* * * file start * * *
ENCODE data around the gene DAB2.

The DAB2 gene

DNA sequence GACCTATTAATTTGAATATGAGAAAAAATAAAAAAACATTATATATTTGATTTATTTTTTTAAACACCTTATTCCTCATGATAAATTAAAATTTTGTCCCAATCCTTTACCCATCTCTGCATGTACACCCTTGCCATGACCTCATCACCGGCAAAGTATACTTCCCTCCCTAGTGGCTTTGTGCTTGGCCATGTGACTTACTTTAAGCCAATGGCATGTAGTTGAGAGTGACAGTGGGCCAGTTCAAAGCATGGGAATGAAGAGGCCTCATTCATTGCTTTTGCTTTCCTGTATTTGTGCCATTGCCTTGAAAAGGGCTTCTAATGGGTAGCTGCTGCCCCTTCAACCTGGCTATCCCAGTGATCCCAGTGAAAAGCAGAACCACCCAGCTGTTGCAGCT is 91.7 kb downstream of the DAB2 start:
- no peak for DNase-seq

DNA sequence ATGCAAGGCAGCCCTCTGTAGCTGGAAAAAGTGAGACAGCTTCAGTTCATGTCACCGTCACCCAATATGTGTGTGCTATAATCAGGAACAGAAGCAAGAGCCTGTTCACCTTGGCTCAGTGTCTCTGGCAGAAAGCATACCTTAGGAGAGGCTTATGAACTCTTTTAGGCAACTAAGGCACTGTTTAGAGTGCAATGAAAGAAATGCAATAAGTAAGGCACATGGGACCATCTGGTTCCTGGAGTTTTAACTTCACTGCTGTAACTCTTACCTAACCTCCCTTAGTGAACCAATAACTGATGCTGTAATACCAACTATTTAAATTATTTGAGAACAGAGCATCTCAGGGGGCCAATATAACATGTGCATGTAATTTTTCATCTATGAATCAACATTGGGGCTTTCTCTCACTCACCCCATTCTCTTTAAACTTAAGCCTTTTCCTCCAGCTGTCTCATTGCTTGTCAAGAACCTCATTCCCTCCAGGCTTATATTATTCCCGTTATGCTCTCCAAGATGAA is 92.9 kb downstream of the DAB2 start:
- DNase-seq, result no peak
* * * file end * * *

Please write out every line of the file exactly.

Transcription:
ENCODE data around the gene DAB2.

The DAB2 gene

DNA sequence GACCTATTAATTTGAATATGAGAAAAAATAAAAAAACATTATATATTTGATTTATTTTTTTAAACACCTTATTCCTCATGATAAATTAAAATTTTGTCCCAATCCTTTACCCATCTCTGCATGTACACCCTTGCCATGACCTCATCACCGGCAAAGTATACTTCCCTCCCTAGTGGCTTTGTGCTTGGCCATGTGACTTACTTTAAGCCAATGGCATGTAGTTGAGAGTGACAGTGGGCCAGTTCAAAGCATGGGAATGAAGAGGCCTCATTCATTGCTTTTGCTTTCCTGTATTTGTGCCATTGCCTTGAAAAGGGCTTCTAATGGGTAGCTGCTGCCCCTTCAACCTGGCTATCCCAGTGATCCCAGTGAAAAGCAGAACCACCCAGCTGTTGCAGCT is 91.7 kb downstream of the DAB2 start:
- no peak for DNase-seq

DNA sequence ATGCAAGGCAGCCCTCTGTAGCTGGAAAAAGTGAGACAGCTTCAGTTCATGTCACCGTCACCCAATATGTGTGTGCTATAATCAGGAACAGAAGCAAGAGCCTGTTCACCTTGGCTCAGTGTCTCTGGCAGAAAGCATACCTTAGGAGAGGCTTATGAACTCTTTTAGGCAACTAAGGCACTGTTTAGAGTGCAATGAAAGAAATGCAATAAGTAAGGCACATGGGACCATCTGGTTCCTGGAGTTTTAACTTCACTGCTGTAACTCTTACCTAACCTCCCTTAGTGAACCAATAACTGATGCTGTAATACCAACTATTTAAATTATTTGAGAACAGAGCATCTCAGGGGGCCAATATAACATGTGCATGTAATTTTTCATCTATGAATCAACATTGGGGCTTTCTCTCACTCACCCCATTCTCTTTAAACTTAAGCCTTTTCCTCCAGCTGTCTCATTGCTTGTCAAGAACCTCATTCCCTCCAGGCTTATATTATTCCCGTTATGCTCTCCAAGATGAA is 92.9 kb downstream of the DAB2 start:
- DNase-seq, result no peak